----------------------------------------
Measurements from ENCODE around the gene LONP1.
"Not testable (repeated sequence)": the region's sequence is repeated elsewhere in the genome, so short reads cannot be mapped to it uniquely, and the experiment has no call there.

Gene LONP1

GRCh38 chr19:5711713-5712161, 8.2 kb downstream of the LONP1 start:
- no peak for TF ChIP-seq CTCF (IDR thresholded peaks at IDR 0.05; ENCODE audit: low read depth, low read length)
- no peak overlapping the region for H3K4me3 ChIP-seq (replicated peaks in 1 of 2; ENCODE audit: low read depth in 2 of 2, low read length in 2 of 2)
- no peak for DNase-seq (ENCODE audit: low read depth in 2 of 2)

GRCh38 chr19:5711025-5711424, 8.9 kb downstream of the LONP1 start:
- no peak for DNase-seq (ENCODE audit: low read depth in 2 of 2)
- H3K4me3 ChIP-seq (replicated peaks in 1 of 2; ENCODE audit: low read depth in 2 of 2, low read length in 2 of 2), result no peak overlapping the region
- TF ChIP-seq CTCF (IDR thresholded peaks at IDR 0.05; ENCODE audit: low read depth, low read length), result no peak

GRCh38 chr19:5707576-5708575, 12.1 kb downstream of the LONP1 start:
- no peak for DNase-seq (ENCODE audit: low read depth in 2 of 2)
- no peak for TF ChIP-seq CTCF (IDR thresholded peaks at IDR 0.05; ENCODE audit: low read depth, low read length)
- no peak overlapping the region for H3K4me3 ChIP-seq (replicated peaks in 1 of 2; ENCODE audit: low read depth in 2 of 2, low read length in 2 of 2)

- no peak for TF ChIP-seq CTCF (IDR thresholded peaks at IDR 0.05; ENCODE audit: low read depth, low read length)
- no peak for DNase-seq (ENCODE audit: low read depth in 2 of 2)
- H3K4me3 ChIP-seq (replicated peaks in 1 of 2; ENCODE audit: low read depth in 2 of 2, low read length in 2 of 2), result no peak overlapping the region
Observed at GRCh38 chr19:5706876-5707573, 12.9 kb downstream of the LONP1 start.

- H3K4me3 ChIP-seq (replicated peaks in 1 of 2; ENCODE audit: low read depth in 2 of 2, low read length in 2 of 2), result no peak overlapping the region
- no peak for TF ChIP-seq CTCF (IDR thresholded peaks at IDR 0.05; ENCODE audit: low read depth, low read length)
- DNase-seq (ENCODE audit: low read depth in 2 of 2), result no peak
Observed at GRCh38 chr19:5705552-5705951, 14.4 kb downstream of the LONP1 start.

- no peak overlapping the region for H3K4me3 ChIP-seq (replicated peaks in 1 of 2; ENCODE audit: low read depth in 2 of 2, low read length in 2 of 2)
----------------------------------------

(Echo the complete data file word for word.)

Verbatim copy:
Measurements from ENCODE around the gene LONP1.
"Not testable (repeated sequence)": the region's sequence is repeated elsewhere in the genome, so short reads cannot be mapped to it uniquely, and the experiment has no call there.

Gene LONP1

GRCh38 chr19:5711713-5712161, 8.2 kb downstream of the LONP1 start:
- no peak for TF ChIP-seq CTCF (IDR thresholded peaks at IDR 0.05; ENCODE audit: low read depth, low read length)
- no peak overlapping the region for H3K4me3 ChIP-seq (replicated peaks in 1 of 2; ENCODE audit: low read depth in 2 of 2, low read length in 2 of 2)
- no peak for DNase-seq (ENCODE audit: low read depth in 2 of 2)

GRCh38 chr19:5711025-5711424, 8.9 kb downstream of the LONP1 start:
- no peak for DNase-seq (ENCODE audit: low read depth in 2 of 2)
- H3K4me3 ChIP-seq (replicated peaks in 1 of 2; ENCODE audit: low read depth in 2 of 2, low read length in 2 of 2), result no peak overlapping the region
- TF ChIP-seq CTCF (IDR thresholded peaks at IDR 0.05; ENCODE audit: low read depth, low read length), result no peak

GRCh38 chr19:5707576-5708575, 12.1 kb downstream of the LONP1 start:
- no peak for DNase-seq (ENCODE audit: low read depth in 2 of 2)
- no peak for TF ChIP-seq CTCF (IDR thresholded peaks at IDR 0.05; ENCODE audit: low read depth, low read length)
- no peak overlapping the region for H3K4me3 ChIP-seq (replicated peaks in 1 of 2; ENCODE audit: low read depth in 2 of 2, low read length in 2 of 2)

- no peak for TF ChIP-seq CTCF (IDR thresholded peaks at IDR 0.05; ENCODE audit: low read depth, low read length)
- no peak for DNase-seq (ENCODE audit: low read depth in 2 of 2)
- H3K4me3 ChIP-seq (replicated peaks in 1 of 2; ENCODE audit: low read depth in 2 of 2, low read length in 2 of 2), result no peak overlapping the region
Observed at GRCh38 chr19:5706876-5707573, 12.9 kb downstream of the LONP1 start.

- H3K4me3 ChIP-seq (replicated peaks in 1 of 2; ENCODE audit: low read depth in 2 of 2, low read length in 2 of 2), result no peak overlapping the region
- no peak for TF ChIP-seq CTCF (IDR thresholded peaks at IDR 0.05; ENCODE audit: low read depth, low read length)
- DNase-seq (ENCODE audit: low read depth in 2 of 2), result no peak
Observed at GRCh38 chr19:5705552-5705951, 14.4 kb downstream of the LONP1 start.

- no peak overlapping the region for H3K4me3 ChIP-seq (replicated peaks in 1 of 2; ENCODE audit: low read depth in 2 of 2, low read length in 2 of 2)